until the lights look good, remember where you started, and do it again for
real. When it works, it sounds great, when it doesn't... Ugh..
-Matt Sohn

On Thursday, December 11, 2014 10:10 PM, John Gledhill <[log in to unmask]>

Tom -
o    The tape are recorded in the 14 bit mode with TOSHIBA DX-900. They
actually have FM tracks of the same material
o    I am capturing both the FM and PCM

To David Glasser
o        I understand re the sample rate.
o      live performance recordings - 6 hours per tape

I have the 14 bit recovery working well with the EP tapes and have a solid
right green on (or flashing) MOST of the time.
I just wanted to know the significance of the LEDs

I actually record a new tape through the coax in from a CD player to the
601-esd (16 bit) , and then played the tape back and captured through spdif
to compare the waveforms. I think the the 601 saturates slightly before
0x7ffff (around 0x7fef) but the lower values were a bit for bit match.

To Rob Poretti
o I agree re the 14 bit versus the 16 bit - if  the 601-esd does not like
the VCR then more error correction will win.
o However, from watching the screen it is no 1 party bit versus two parity
I think all of the stuff on the right hand side of the screen is error
correction data. Each line has 3 word pairs and a huge pile of ECC .
Roughly 3 * 15.75 minus the time lost during the vertical will give you the
44.056 This is also confirmed by the fact I can pop up the on-screen
from the VCR and mot hear any errors,. Like a CD the ECC is spread over
space = time to work around dropouts

Is it  important to correct for a 1/2 sample offset. Is this not the same
moving one speaker in a stereo pair 3mm  further back.

Slightly interesting aside.
While doing my experimenting for this I tried feeding the video from a vcr
through a time base corrector to clean it up before going to the 601-esd.
Video looked much more stable on the screen but the 601-esd did not like
this arrangement and the tracking bar stayed on the left.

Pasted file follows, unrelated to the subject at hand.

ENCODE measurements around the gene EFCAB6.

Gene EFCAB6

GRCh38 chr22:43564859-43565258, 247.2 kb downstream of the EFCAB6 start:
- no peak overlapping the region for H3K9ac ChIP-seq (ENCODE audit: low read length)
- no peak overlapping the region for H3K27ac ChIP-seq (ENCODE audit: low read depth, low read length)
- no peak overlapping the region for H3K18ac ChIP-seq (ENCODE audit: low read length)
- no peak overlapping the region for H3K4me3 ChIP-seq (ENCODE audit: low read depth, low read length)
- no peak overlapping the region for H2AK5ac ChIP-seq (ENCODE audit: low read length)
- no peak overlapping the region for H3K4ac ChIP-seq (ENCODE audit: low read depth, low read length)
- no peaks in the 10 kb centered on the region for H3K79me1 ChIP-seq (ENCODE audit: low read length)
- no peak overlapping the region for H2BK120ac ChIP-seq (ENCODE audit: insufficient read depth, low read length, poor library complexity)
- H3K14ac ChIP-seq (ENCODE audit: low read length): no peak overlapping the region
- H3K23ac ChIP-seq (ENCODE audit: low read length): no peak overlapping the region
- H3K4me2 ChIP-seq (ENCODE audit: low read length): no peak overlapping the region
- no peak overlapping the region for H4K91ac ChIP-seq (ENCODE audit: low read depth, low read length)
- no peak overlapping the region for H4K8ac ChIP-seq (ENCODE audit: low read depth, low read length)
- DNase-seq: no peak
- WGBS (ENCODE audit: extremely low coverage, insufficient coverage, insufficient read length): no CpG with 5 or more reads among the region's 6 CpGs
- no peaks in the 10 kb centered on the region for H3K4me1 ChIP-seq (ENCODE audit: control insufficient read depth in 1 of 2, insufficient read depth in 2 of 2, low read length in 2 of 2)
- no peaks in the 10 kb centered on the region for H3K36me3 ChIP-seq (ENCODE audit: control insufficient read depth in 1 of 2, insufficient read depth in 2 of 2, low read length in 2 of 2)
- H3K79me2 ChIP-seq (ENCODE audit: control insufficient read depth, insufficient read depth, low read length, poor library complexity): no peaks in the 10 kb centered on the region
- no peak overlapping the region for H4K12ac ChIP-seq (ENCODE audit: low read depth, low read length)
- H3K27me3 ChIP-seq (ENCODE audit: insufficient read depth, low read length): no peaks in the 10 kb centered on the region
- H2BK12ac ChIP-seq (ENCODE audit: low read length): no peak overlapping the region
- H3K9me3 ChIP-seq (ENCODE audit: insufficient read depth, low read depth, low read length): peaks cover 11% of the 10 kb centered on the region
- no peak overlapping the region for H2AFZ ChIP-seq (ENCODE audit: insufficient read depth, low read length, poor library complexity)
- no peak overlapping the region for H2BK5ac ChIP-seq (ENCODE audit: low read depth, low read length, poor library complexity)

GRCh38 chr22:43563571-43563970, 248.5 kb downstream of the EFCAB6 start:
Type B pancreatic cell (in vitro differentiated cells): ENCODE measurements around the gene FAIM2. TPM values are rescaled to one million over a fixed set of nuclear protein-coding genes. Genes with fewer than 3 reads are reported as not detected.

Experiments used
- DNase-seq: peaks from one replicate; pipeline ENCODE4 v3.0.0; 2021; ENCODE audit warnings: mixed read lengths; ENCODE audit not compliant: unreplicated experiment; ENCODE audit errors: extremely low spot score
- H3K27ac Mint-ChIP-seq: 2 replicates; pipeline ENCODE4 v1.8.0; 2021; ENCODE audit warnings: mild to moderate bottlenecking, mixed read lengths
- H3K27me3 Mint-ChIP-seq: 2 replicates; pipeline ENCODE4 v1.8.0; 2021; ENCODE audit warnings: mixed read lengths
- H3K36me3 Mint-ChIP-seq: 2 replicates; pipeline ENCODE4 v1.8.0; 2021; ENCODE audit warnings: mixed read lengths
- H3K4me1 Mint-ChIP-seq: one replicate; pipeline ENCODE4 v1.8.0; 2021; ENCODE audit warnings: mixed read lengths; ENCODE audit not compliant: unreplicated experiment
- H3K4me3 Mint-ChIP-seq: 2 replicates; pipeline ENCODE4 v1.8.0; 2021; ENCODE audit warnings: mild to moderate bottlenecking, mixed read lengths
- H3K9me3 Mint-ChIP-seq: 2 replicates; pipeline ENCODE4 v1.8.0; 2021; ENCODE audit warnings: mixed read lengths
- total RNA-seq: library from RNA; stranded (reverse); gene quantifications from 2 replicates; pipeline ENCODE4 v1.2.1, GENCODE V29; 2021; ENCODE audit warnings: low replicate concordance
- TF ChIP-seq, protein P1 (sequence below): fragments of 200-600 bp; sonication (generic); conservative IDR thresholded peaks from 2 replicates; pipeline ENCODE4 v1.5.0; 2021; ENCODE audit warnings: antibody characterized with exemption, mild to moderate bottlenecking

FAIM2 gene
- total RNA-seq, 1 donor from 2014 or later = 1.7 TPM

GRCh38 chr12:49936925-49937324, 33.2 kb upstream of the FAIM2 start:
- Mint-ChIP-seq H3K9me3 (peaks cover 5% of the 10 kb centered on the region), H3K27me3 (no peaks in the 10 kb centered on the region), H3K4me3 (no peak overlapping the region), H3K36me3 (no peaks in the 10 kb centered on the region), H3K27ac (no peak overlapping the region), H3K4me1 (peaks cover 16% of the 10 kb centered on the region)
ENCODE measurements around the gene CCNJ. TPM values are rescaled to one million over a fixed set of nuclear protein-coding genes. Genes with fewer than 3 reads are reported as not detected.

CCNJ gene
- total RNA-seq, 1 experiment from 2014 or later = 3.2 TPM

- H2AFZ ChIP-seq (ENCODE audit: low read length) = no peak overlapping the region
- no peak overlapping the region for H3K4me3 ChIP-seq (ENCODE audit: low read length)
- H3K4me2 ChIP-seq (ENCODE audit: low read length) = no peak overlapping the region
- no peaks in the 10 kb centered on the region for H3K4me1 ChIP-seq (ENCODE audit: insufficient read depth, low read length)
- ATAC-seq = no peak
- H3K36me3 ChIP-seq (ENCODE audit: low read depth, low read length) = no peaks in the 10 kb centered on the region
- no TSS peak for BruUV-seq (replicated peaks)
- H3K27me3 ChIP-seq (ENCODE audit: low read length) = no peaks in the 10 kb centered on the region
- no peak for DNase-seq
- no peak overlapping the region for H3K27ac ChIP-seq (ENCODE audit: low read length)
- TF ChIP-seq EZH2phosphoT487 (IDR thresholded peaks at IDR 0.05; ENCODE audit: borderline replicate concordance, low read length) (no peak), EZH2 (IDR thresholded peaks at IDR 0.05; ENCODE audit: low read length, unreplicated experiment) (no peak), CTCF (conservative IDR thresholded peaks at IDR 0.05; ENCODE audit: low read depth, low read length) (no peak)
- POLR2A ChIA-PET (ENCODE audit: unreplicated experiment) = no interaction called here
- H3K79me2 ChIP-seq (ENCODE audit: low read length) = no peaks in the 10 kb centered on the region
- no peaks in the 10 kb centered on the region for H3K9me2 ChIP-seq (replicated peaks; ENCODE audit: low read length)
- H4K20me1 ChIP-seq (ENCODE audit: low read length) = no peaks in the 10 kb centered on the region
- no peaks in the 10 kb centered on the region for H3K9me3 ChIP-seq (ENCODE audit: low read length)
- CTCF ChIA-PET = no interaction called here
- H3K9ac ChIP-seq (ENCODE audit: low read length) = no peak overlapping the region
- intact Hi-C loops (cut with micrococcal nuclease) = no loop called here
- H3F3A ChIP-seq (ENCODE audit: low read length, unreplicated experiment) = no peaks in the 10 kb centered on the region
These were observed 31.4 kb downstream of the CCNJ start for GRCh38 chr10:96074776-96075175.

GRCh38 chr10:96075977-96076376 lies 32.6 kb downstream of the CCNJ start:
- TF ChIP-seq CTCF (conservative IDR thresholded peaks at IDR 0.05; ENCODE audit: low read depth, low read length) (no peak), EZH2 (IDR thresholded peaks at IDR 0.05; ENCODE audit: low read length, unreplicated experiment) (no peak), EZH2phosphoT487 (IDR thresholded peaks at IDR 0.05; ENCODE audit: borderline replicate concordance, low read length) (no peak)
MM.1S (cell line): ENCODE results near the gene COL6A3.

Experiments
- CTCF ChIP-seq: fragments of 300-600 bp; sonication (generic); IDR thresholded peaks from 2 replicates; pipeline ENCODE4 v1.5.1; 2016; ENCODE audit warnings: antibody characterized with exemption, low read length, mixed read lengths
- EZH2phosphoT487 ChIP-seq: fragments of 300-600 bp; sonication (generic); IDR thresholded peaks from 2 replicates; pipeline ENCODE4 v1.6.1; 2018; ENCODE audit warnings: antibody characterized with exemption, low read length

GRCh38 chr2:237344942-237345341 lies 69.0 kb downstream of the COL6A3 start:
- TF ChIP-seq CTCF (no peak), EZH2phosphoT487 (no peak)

Perhaps it was the digital re-sampling in the TBC that cause this result.

Anyways - I am getting very clean audio back from the ep tapes and wanted
know about the lights.

I might guess that the guy who designed the LSI to do the decoding put the
logic outputs there for his own diagnostic purposes and a bright marketing
guy said "we have left oer LEDs - lets use em" with no one really writing
down what they meant.

On 12/11/2014 7:44 PM, Tom Fine wrote:

Hi John:

My experience is that NO F1 decoder works well with 16-bit recordings
made at EP speed. I also think that later VHS machines with
auto-tracking may not align best for F1 recovery because they were
designed to also take into account VHS-HIFI signal. A
professional-quality VHS deck, even a late-era VHS-HIFI deck, will
have a tracking control, but the consumer models lost the tracking
control shortly after VHS-HIFI was developed.

I'm curious, what sort of material are you working with and how many

-- Tom Fine

----- Original Message ----- From: "John Gledhill" <[log in to unmask]>
To: <[log in to unmask]>
Sent: Thursday, December 11, 2014 4:45 PM
Subject: [ARSCLIST] Sony 601-esd pcm audiio processor decoder

I am recovering sony F1 type audio (PCM and ECC in the video image)
from some VHS tapes (ep speed 6 hr per tape)  - it was actually
recorded with a Toshiba version.
I have the manual for the Sony 601-esd and I think is says the boobie
lights (Red, FlashRed, FlashGreen, FlashGreen, SteadyGreen) is a
logical procession from poor signal to good signal.
Additionally there is a tracking indicator (bar graph moving to the

I can see from the schematic the LED's are driven from the decoding
logic (didn't really need a schematic for that one).

However, I an not find out at which point errors are still being
corrected (apparently a few red flashes are fine) and at what point I
can not count on the data.
I am recovering through the spdif -> PC.

I am hoping there there is a audio archivists list with somebody who
used these 30 years ago and thought to ask Sony exactly what was
being measured with the lights.

P.S. I found the Sony 601-esd encoder/decoder is not a good match
with most later model VCR's and ep tapes. (the data on the back of a
VCR switch disappeared years ago).

John Gledhill
905 881 2733
[log in to unmask]

John Gledhill
905 881 2733
[log in to unmask]

This email has been checked for viruses by Avast antivirus software.